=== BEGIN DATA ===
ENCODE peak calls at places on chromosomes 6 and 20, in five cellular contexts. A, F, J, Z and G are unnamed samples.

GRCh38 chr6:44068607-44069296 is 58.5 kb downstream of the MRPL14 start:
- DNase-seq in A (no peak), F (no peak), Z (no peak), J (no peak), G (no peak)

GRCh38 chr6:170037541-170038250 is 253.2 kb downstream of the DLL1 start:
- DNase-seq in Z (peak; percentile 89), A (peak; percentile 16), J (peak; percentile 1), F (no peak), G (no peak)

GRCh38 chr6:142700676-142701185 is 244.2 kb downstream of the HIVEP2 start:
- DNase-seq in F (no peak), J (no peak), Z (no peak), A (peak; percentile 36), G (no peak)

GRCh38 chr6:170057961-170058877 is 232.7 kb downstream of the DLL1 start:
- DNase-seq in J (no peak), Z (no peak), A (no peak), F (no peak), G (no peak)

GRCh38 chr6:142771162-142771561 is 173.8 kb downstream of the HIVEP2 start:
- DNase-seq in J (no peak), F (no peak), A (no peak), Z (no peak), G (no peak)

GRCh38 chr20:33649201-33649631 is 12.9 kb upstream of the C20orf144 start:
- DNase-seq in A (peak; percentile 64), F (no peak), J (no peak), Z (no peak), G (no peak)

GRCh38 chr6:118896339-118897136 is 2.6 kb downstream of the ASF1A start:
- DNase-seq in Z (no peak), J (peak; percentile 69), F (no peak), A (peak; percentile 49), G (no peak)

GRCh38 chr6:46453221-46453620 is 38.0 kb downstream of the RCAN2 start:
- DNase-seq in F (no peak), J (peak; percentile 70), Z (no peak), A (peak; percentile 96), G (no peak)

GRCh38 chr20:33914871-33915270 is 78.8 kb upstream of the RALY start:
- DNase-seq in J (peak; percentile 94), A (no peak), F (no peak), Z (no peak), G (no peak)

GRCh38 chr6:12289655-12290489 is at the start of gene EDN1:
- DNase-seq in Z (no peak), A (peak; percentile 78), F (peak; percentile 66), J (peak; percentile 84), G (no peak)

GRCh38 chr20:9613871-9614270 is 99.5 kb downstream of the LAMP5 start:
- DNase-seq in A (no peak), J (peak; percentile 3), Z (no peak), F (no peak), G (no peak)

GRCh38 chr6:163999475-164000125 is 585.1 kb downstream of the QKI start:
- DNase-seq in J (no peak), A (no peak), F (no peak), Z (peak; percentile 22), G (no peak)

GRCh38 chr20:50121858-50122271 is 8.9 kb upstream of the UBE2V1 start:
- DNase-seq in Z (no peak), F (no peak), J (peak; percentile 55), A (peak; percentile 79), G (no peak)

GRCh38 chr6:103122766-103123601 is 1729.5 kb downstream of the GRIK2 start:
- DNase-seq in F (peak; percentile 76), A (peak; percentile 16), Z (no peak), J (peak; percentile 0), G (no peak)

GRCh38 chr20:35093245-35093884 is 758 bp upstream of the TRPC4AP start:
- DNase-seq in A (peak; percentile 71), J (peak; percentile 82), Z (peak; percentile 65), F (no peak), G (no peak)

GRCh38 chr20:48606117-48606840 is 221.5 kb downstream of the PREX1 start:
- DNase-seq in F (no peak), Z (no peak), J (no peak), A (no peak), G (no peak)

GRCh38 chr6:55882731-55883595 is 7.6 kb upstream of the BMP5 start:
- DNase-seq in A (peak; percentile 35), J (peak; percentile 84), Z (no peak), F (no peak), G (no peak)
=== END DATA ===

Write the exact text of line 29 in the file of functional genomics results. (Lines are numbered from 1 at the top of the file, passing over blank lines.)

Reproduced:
- DNase-seq in F (peak; percentile 76), A (peak; percentile 16), Z (no peak), J (peak; percentile 0), G (no peak)